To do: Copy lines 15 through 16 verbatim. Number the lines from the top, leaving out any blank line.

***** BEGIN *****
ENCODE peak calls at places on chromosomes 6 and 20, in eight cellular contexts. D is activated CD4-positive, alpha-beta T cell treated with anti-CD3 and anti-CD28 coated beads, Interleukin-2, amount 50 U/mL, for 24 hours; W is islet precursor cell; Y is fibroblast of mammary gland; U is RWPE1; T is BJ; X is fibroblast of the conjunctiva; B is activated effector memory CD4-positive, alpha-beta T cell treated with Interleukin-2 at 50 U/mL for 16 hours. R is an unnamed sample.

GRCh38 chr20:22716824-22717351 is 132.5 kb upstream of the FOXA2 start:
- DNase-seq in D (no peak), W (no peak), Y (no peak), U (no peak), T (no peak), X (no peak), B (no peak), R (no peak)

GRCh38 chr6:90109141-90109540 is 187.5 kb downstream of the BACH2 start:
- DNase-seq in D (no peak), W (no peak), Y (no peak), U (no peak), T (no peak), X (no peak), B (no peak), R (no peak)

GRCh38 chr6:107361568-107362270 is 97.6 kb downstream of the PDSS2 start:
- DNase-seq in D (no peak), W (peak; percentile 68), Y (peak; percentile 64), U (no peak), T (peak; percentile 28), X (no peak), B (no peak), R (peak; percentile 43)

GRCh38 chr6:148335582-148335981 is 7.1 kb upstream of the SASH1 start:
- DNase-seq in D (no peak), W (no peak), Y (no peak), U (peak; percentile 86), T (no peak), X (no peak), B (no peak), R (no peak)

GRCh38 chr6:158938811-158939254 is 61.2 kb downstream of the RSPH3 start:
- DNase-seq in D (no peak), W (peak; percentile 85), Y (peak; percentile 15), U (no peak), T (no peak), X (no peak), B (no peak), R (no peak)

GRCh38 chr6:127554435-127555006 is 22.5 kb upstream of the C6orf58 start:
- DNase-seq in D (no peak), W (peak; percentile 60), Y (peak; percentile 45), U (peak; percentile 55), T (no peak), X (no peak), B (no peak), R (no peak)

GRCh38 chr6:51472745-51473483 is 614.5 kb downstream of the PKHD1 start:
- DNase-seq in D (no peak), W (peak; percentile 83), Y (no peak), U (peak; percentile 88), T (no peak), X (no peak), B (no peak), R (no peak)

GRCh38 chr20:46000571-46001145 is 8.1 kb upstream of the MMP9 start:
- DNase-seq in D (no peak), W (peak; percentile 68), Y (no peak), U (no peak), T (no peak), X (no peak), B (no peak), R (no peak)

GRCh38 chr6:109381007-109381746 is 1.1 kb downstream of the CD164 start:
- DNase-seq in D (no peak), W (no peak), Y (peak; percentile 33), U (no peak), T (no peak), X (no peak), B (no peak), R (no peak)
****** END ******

- DNase-seq in D (no peak), W (peak; percentile 83), Y (no peak), U (peak; percentile 88), T (no peak), X (no peak), B (no peak), R (no peak)

GRCh38 chr20:46000571-46001145 is 8.1 kb upstream of the MMP9 start: